That’s why seroperson/jekyll-fetch-notion was born (as a result of a pull-request). It’s a fork of jekyll-notion, aimed at synchronizing things separately from the build phase. It introduces a new command, jekyll fetch_notion, which pulls and converts your Notion content according to _config.yml and places it in the appropriate source directory. All you have to do after that is git commit and git push to trigger the build. This plugin still lacks some features, such as custom page fetching and plain data fetching, but it’s a good start nonetheless.

My final setup

So, to configure sync, follow these steps:

  • Create a Notion database by following this guide. If you’re unsure what a database is, read this article.
  • Create a new connection by going to My Integrations. Then copy the given secret.
  • Assign the newly created connection with the database.
  • Go to your website repository and edit the following files:
  • Gemfile:
# ...
group :jekyll_plugins do
  # ...
  # github.com/seroperson/jekyll-fetch-notion
  gem 'jekyll-fetch-notion'
  • _config.yml:
# _config.yml
# ...
# set default layout for your posts
# make sure it set because otherwise your notion-powered
# posts will look weird
  - scope:
      path: ""
      type: posts
      layout: post
      sitemap: true
      hidden: false
# ...
  # disables the sync at build stage
  # makes `jekyll prefetch` command available
  fetch_mode: true
    # your database id
    # https://www.notion.so/{workspace_name}/{database_id}?v={view_id}
    - id: 123abc
      # filter based on your database properties'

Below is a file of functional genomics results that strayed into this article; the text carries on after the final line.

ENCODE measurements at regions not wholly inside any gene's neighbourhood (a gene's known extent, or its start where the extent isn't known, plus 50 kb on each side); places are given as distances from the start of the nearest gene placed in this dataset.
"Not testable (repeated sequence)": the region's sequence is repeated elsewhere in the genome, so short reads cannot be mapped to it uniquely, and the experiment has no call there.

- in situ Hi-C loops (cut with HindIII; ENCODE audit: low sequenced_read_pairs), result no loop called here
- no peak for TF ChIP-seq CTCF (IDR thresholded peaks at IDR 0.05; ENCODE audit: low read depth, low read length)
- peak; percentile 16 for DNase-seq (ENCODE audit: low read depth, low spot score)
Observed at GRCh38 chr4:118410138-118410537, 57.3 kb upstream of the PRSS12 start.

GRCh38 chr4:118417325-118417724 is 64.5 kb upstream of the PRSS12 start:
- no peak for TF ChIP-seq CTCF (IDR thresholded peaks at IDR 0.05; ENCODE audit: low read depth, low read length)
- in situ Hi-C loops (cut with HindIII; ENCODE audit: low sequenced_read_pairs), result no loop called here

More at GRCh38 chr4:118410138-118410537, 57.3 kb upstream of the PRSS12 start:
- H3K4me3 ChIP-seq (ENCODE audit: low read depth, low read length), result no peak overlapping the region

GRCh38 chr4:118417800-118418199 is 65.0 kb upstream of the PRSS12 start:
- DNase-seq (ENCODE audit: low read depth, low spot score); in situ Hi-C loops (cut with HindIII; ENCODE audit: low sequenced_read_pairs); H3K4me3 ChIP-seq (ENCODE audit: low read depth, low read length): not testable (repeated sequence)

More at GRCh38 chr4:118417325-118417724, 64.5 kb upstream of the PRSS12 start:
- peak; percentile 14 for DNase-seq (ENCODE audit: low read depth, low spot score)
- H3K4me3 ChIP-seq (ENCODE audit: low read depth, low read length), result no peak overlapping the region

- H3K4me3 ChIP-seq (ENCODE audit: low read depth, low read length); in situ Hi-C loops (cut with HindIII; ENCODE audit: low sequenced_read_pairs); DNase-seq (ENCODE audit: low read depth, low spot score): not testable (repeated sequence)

# replace with your own
      filter: { "property": "Status", "select": { "equals": "published" } }
  • (optionally) Configure an additional CI job in .gitlab-ci.yml (or follow the guide of how to do it according to CI you use), so you can trigger synchronization just by pressing a button:
# variables must be defined
# ...
  stage: deploy
  # ...

  stage: deploy
    # run this job just only if it was scheduled or triggered manually
    - if: ($CI_PIPELINE_SOURCE == "manual" || $CI_PIPELINE_SOURCE == "schedule") && $NOTION_TOKEN != null && $CI_COMMIT_BRANCH == $CI_DEFAULT_BRANCH
    - |-
      # run our synchronization command
      bundle exec jekyll fetch_notion
      # if there are any changes from notion ...
      # note: be sure that all files produced by 
      #       (i.e. bundle install) are git-ignored
      if [[ $(git status --porcelain) ]]; then
        git config user.name $BOT_NAME
        git config user.email $BOT_EMAIL

        git add .
        git commit -m "Notion sync $(date +"%Y-%m-%d")"

        git remote add ci "https://$TOKEN_NAME:$ACCESS_TOKEN@gitlab.com/<username>/<your-repo>.git"
        git push ci HEAD:$CI_COMMIT_REF_NAME
  • (optionally) Schedule a build via GitLab UI

Make sure all necessary environment variables are set.

That’s it! Now your Jekyll website is Notion-synchronized. This post is the first one written with such synchronization. 🔔 Stay tuned for updates (🛫 Telegram channel / 📶 RSS / ✉️ Email). Have a nice day!